following year, Yeats was awarded the Nobel Prize for literature. Although he received the prize chiefly for his dramatic works, his significance today rests on his achievement as a poet. Yeats’s most highly acclaimed work was actually written after he received the Nobel Prize. He finished a first version of “Leda and the Swan” (which was titled “Annunciation” originally) the same year he won the prize and had it published in 1924 in a new, radical magazine called To-morrow. Yeats said he was inspired to write the poem after contemplating on Ireland’s place in world politics. He revised the poem six times, and it appeared in its final form in The Tower in 1928. That volume, together with The Winding Stair and Other Poems (1933) and Last Poems and Plays (1940) confirmed Yeats’s reputations as one of the most influential twentieth-century poets writing in English. When he died on January 28, 1939, in Roquebrune, France, he was considered indisputably to be the greatest poet that Ireland had every produced.

[This text has been suppressed due to author restrictions]

[This text has been suppressed due to author restrictions]

Poem Summary


The title of the poem is important, because it is the only indication of the characters who are the subject of the poem. In the poem, Yeats assumes that the reader is familiar with the myth referred to in the title. Throughout the fourteen lines, he never uses the names of either of the characters. Zeus’s name in fact appears neither in the title nor the text of the poem; the reader is expected to understand that the swan is an incarnation of the all-powerful god.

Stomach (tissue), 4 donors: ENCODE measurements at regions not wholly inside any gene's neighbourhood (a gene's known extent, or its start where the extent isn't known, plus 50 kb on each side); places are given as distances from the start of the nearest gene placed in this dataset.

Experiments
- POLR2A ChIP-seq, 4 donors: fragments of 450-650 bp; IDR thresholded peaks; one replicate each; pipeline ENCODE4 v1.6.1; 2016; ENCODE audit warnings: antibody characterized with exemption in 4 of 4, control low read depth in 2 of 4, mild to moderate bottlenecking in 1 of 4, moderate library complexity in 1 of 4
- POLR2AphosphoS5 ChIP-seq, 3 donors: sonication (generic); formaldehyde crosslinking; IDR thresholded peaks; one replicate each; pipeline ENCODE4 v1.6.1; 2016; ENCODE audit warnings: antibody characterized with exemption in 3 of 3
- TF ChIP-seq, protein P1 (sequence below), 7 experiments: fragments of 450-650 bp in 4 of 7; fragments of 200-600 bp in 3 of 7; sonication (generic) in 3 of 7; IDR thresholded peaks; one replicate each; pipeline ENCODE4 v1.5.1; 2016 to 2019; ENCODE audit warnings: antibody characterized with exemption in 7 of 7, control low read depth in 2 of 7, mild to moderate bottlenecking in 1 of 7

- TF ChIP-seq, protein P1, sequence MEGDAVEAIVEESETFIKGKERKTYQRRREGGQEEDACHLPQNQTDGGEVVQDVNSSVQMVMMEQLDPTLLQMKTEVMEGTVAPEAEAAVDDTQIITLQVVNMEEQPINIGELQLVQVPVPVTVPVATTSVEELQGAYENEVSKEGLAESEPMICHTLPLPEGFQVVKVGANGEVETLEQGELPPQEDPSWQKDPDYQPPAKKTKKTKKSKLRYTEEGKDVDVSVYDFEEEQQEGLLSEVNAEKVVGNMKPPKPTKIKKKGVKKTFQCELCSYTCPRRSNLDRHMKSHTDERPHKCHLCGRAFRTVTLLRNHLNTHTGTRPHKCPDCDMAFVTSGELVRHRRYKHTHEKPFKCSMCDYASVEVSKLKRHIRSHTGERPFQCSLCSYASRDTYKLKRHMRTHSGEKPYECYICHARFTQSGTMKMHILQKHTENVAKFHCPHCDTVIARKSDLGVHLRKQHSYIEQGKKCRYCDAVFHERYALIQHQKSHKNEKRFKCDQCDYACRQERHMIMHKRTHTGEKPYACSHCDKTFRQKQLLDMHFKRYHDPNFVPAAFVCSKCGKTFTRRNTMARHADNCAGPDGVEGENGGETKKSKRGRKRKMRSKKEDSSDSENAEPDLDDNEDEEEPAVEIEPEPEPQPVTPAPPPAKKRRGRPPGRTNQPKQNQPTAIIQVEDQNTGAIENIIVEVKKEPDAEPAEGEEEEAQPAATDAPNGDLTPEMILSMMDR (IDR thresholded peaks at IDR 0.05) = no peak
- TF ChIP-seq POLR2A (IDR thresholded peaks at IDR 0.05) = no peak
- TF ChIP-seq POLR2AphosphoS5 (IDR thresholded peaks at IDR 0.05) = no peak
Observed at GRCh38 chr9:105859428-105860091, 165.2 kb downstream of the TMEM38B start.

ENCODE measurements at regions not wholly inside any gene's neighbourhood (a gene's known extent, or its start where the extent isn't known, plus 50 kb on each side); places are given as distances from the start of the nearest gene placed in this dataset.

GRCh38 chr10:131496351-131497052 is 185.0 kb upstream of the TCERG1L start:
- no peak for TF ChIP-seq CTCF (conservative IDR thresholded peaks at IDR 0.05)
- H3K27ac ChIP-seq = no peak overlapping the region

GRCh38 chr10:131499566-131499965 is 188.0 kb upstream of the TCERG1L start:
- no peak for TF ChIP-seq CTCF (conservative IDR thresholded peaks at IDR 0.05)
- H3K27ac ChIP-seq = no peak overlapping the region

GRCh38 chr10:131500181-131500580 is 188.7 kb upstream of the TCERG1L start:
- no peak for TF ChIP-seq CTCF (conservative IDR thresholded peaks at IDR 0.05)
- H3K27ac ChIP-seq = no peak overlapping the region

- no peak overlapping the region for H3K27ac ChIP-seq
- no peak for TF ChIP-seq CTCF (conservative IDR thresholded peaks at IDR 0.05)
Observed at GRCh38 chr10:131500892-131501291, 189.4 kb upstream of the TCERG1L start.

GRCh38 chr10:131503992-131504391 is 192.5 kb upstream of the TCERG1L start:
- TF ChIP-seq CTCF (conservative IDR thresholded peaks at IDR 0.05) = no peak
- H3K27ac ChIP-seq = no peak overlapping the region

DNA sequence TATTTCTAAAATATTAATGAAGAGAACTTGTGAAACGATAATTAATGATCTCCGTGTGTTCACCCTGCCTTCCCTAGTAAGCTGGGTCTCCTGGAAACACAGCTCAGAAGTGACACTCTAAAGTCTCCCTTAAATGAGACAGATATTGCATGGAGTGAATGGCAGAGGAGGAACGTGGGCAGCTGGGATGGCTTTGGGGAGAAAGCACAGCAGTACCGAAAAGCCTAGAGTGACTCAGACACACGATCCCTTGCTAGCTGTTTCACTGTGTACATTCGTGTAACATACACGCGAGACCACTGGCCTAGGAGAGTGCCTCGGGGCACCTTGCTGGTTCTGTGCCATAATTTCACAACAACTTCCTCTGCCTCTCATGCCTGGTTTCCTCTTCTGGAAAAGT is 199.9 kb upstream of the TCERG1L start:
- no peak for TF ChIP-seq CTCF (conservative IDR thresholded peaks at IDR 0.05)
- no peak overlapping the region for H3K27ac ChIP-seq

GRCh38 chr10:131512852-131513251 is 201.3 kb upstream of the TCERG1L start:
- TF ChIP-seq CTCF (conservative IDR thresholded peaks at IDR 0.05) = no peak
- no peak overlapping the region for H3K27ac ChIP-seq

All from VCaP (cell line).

Lines 1–4

The structure of the sonnet is Petrarchan, an Italian form of the sonnet that characteristically divides its theme into an octave, in which a problem or emotion is stated, and a sestet, in which the problem or emotional tension is resolved. There is a clear separation between the first eight lines (the octave) and the final six (the sestet).

The octave is divided into two four-line stanzas, or quatrains. The first quatrain opens with a recounting of the occurrence in mid-scene. It begins abruptly, as the swan assaults Leda with “a sudden blow,” which is most likely a reference to an act of sexual penetration. The use of that simple, powerful phrase (not a complete sentence) and a break before the line continues emphasizes the explosive violence of the act.

Line 1 continues with a description of the great swan hanging in the air above the girl with its wings beating. There is a pun on the word still; the bird’s wings continue to beat and are also still as it hovers above without moving. In line 2 there is a description of Leda that indicates her physical (and perhaps psychological) state, as she staggers under her assailant. The swan has its body over Leda as she falters under him; he caresses her thighs with his webbed feet. There is an almost sensuous description in the phrase “her thighs caressed,” but this is followed immediately by the grotesque image of the swan’s “dark webs” in line 3 and the image of Leda’s neck in his bill as he holds her helpless against him. The swan is never referred to directly as a swan, but its presence is expressed in ordinary images like “great wings” and “dark webs” that in the context of the poem seem quite extraordinary. Leda is simply “the girl” who is caught in the bird’s beak like a small helpless animal. In line 4 the crushing movement of the girl pinned against the bird is reinforced by the repetition of the word breast as the two are joined together unwillingly as one.

Lines 5–8